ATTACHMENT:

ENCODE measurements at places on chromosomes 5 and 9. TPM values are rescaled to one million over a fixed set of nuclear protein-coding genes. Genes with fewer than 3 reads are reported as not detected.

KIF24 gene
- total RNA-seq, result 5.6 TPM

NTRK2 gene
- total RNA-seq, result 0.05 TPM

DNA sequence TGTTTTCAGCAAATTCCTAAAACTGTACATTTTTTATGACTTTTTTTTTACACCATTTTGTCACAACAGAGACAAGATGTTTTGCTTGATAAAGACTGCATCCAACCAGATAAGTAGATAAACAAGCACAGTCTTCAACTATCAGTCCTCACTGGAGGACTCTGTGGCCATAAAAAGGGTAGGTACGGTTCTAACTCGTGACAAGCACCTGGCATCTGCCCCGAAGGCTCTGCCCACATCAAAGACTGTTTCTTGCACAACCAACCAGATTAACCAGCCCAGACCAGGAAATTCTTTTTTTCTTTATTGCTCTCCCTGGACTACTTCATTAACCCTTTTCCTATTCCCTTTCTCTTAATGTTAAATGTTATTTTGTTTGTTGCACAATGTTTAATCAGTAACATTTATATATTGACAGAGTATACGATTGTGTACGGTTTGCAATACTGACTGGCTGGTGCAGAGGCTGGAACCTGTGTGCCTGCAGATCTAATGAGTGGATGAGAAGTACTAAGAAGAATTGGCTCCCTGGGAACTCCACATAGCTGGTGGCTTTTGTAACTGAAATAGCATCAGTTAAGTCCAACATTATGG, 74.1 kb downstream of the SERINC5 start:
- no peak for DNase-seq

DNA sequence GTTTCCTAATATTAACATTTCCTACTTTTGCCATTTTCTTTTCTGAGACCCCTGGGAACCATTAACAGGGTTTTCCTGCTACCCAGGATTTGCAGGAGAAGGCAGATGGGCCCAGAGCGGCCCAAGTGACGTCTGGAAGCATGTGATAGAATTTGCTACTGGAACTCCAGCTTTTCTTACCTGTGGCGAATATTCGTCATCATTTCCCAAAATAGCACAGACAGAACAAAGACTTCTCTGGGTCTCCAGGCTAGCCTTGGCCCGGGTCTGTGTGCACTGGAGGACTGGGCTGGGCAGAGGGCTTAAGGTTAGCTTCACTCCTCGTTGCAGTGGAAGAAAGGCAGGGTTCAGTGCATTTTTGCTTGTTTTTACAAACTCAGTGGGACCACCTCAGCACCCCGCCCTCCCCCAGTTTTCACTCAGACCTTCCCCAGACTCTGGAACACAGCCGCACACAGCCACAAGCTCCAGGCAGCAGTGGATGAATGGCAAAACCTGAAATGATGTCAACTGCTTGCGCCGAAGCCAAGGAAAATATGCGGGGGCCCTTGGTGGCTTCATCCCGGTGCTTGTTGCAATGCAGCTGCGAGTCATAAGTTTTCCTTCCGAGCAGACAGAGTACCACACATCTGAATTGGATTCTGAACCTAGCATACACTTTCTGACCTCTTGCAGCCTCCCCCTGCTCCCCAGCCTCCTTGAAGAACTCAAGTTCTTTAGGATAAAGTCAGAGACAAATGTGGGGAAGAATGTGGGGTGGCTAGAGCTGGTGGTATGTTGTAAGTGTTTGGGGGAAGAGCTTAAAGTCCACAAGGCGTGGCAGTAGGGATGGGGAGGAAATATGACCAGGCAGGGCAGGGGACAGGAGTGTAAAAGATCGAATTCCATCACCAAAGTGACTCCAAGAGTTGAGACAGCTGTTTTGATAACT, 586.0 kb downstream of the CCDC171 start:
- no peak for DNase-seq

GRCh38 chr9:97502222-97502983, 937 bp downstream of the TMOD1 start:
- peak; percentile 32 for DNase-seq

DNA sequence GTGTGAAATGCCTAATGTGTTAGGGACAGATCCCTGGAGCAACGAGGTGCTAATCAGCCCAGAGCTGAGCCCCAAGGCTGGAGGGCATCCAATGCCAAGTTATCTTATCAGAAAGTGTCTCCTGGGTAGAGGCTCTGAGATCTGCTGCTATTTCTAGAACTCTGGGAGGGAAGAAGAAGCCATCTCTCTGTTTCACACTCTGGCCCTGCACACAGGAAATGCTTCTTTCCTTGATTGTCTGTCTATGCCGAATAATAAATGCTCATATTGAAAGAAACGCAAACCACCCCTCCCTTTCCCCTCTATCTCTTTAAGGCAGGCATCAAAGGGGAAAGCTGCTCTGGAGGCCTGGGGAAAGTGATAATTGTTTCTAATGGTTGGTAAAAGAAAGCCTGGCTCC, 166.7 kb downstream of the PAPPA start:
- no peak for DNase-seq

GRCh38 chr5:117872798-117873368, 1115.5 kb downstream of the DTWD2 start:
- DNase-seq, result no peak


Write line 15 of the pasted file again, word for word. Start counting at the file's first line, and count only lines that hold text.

- DNase-seq, result no peak